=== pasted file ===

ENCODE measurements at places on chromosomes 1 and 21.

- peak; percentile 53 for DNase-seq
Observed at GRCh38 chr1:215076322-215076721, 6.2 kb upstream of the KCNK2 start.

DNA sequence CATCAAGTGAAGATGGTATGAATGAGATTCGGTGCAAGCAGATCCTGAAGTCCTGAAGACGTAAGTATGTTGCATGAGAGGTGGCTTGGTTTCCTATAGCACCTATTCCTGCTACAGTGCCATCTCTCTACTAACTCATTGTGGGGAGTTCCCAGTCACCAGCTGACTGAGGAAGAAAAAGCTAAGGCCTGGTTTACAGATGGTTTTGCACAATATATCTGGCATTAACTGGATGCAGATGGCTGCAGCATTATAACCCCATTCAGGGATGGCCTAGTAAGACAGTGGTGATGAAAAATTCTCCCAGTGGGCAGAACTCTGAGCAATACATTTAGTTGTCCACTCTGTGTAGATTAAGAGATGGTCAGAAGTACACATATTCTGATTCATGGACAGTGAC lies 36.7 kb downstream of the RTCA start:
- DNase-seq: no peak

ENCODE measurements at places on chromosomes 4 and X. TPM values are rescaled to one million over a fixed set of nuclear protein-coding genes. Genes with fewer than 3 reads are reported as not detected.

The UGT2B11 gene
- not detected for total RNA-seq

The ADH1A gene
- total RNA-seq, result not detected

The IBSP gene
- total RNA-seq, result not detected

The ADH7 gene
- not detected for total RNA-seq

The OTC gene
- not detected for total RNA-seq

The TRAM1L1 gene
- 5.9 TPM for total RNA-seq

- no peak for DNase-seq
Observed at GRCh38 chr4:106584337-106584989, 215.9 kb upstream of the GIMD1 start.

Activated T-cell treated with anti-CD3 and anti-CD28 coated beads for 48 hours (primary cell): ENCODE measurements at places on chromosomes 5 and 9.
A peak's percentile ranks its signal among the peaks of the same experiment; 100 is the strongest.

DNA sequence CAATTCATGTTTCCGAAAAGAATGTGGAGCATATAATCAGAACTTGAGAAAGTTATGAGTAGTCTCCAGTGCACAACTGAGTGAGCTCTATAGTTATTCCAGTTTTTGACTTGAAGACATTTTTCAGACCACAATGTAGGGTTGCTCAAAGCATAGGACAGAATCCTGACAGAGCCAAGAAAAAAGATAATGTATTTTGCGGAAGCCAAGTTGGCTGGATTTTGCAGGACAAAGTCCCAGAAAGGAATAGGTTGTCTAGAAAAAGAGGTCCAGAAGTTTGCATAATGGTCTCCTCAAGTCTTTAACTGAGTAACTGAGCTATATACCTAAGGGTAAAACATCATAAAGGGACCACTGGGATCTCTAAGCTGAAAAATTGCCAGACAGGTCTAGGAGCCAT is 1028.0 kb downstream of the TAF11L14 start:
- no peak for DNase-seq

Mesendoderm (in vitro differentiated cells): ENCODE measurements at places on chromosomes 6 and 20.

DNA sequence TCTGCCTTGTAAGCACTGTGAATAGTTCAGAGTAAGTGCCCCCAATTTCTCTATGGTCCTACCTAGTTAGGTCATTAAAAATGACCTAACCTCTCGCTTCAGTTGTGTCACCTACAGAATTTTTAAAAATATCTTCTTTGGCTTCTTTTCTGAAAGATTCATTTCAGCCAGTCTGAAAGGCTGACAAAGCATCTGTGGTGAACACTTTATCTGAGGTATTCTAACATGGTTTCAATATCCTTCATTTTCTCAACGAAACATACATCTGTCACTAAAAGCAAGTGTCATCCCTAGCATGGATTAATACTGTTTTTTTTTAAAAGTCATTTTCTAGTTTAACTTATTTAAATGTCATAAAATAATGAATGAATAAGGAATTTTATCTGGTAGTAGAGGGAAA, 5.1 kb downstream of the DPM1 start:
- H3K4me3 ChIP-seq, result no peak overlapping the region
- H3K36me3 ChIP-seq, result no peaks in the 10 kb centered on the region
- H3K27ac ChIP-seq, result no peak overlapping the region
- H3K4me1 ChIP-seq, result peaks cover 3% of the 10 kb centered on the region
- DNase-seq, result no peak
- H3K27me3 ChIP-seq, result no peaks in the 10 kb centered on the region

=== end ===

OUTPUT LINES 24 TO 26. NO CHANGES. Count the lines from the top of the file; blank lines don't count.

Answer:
- no peak for DNase-seq

Mesendoderm (in vitro differentiated cells): ENCODE measurements at places on chromosomes 6 and 20.

DNA sequence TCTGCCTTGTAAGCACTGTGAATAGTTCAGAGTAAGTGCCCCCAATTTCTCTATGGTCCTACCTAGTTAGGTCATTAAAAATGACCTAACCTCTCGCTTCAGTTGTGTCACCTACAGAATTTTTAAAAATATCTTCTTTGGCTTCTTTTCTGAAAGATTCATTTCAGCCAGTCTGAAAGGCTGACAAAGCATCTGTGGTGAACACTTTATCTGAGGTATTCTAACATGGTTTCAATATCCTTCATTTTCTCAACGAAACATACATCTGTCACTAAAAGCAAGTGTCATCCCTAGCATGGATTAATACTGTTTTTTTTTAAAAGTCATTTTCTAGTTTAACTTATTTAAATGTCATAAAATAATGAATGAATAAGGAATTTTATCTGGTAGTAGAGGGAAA, 5.1 kb downstream of the DPM1 start: